Home Tech The Origin of the Species: How Did ANPR Cameras Come to Be?

The Origin of the Species: How Did ANPR Cameras Come to Be?

by Aishwarya Gaikwad
The Origin of the Species

Primitive Optical Character Recognition (OCR) systems have been around since 1914. In that year, Emanuel Goldberg developed a machine that converted Individual characters into standard telegraph code. About the same time, Edmund Fournier d’Albe developed the Optophone, which scanned and converted text to aural tones corresponding to the characters. These developments were used mostly for reproducing digitized records of printed documents. The first recorded development of an OCR system that combined with a high-resolution camera to read a vehicle license plate – basically, a simple automatic number plate recognition (ANPR) camera – was in 1976 at the Police Scientific Development Branch in Britain. These early systems needed specialized computer software, conditions of lighting, target movement speed, etc. in order to produce a reliable image. Though a stolen car was identified in 1981 with the primitive technology available then, it was in the 1990s that systems using standard computer software and operating in less restrictive conditions came into regular use, mainly in law enforcement and toll collection. Since 1991, the company Adaptive Recognition has been a leading force in the development of increasingly flexible and capable ANPR technology. 

ANPR Cameras Monitor Traffic Flow and Improve Safety

As ANPR technology has become more flexible and capable, it has found new and more varied applications. In its early days, when it could read only a plate on a slow-moving car and in limited light conditions, its primary use was for toll collection. Remember when you had to slow down to 10, or 25 MPH (15 or 35 km/h) to pass through an automatic toll booth?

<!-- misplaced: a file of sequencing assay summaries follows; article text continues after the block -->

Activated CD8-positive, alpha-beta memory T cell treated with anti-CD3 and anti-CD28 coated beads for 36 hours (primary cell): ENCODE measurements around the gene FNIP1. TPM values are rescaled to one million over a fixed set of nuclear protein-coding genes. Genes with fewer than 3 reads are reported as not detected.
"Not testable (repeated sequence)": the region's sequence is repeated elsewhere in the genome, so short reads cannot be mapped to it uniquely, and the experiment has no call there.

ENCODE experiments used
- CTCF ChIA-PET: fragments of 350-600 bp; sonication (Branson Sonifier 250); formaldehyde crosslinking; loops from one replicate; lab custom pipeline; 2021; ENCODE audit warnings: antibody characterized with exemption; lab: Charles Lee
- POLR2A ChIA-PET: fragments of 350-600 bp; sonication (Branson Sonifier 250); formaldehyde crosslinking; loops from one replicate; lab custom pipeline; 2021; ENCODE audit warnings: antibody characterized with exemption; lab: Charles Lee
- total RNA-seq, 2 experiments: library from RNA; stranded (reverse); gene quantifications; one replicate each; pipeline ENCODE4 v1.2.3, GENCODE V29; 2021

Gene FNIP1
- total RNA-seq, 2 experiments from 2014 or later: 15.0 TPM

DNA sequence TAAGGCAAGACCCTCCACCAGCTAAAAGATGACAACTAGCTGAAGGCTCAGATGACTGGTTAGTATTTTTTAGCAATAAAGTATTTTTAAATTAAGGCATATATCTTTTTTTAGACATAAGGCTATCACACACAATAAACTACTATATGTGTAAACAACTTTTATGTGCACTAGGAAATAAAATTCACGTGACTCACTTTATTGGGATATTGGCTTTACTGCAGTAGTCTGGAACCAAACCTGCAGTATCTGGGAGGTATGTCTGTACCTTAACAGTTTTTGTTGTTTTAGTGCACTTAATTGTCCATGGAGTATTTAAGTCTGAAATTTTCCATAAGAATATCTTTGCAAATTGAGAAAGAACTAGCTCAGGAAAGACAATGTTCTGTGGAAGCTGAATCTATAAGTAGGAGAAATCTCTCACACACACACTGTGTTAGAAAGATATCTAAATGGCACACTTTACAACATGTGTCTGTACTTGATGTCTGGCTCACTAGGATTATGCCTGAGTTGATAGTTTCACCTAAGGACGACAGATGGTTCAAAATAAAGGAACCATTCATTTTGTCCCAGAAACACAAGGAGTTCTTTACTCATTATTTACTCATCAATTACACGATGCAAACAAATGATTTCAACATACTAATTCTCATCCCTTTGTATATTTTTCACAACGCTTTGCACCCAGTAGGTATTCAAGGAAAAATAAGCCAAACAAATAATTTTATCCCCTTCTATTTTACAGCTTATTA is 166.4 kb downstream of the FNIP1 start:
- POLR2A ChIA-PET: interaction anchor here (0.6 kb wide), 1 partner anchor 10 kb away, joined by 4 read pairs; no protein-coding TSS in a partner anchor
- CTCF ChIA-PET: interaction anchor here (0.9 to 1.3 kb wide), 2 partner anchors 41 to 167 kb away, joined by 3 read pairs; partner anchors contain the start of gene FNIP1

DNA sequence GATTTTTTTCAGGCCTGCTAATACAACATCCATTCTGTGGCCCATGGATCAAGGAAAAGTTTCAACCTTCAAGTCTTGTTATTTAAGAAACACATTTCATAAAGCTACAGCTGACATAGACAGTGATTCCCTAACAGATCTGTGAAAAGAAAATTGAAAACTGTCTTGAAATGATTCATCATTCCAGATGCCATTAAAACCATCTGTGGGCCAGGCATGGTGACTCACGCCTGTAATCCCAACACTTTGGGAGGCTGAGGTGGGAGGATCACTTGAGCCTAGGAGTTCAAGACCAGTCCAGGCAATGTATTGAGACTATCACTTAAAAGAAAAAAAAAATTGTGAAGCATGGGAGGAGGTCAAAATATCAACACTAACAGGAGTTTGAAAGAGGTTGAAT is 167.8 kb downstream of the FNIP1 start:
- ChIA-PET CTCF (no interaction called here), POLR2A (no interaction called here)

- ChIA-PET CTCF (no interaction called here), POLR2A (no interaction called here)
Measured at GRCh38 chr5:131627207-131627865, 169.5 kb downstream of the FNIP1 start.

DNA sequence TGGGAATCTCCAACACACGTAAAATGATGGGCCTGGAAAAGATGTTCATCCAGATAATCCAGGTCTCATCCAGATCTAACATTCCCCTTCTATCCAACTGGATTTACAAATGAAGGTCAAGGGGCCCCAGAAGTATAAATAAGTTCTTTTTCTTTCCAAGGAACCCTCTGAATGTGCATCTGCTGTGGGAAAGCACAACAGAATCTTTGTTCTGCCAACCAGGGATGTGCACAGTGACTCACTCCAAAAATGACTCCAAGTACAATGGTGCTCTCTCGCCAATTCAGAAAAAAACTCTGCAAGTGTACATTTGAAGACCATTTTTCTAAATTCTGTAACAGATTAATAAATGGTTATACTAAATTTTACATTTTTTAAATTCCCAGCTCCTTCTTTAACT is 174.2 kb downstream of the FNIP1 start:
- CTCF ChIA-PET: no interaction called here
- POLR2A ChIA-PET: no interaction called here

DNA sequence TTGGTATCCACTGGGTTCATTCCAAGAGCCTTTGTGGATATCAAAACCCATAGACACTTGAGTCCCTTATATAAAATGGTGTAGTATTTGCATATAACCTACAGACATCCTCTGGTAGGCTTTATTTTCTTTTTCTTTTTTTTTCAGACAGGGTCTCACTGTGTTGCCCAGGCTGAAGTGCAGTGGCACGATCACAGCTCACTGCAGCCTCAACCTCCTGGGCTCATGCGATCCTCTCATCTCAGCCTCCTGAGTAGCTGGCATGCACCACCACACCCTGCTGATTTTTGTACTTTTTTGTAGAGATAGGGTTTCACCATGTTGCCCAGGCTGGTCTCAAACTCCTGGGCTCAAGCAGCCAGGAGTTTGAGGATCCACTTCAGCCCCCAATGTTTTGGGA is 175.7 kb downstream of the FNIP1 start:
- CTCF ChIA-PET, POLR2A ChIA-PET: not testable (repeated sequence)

As ANPR cameras developed, they could read plates on cars moving up to 186 MPH (300 km/h) and in poor visibility conditions such as fog or darkness. Most higher-density motorways in the world now read vehicle plates at highway speeds.

Along with the more flexible conditions for reading the plates, the technology has been linked to databases allowing identification of stolen cars or cars involved in other crimes. In some cases, technology is employed that can identify high-polluting vehicles or those carrying hazardous materials that may be prohibited in some areas. Additionally, traffic pace can be monitored and metered to reduce congestion.

Other Specialized Applications of ANPR Cameras

Aside from appearing in obvious situations like checking whether or not a vehicle’s owner has paid for using the highway, there are some other ways traffic monitoring technology has been applied to provide certain information to improve users’ experiences of various kinds.

Access to High-Security Locations

The EU and UK governments have implemented systems combining specialized under-vehicle scanning capability with ANPR vehicle identification to speed up access control to high-risk government buildings and carparks. 

Under-vehicle Electronic Scanning – Credit: Adaptive Recognition

And, to boot, this system provides much higher security than shoving a mirror under the car and visually scanning for bombs or other devices.